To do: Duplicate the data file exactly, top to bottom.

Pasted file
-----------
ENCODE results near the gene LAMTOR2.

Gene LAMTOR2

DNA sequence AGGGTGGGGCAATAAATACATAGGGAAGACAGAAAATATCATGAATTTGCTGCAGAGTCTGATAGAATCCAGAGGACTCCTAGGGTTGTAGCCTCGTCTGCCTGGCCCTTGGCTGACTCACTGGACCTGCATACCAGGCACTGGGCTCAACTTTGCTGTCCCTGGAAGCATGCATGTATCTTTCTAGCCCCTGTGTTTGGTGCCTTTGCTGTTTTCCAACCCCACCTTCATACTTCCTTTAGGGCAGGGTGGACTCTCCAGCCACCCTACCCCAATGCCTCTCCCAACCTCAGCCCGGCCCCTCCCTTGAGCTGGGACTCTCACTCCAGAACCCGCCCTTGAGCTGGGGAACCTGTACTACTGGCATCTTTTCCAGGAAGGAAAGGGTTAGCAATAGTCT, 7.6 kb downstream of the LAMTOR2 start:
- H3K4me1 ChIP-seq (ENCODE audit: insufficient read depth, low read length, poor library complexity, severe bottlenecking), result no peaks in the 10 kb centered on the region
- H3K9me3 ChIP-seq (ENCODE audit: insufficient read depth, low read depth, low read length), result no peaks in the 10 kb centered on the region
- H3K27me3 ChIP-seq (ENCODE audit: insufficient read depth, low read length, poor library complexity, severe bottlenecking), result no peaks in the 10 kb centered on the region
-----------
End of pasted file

ENCODE results near the gene LAMTOR2.

Gene LAMTOR2

DNA sequence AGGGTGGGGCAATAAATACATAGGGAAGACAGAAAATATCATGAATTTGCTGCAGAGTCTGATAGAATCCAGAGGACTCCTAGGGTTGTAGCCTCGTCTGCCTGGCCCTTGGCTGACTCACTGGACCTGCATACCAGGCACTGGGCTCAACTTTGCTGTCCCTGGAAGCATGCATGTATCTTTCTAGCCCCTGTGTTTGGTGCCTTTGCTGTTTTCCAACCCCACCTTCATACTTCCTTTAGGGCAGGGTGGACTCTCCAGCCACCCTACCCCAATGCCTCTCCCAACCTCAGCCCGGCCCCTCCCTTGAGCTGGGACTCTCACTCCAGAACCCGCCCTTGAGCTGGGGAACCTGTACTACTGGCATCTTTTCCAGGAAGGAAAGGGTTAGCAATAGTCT, 7.6 kb downstream of the LAMTOR2 start:
- H3K4me1 ChIP-seq (ENCODE audit: insufficient read depth, low read length, poor library complexity, severe bottlenecking), result no peaks in the 10 kb centered on the region
- H3K9me3 ChIP-seq (ENCODE audit: insufficient read depth, low read depth, low read length), result no peaks in the 10 kb centered on the region
- H3K27me3 ChIP-seq (ENCODE audit: insufficient read depth, low read length, poor library complexity, severe bottlenecking), result no peaks in the 10 kb centered on the region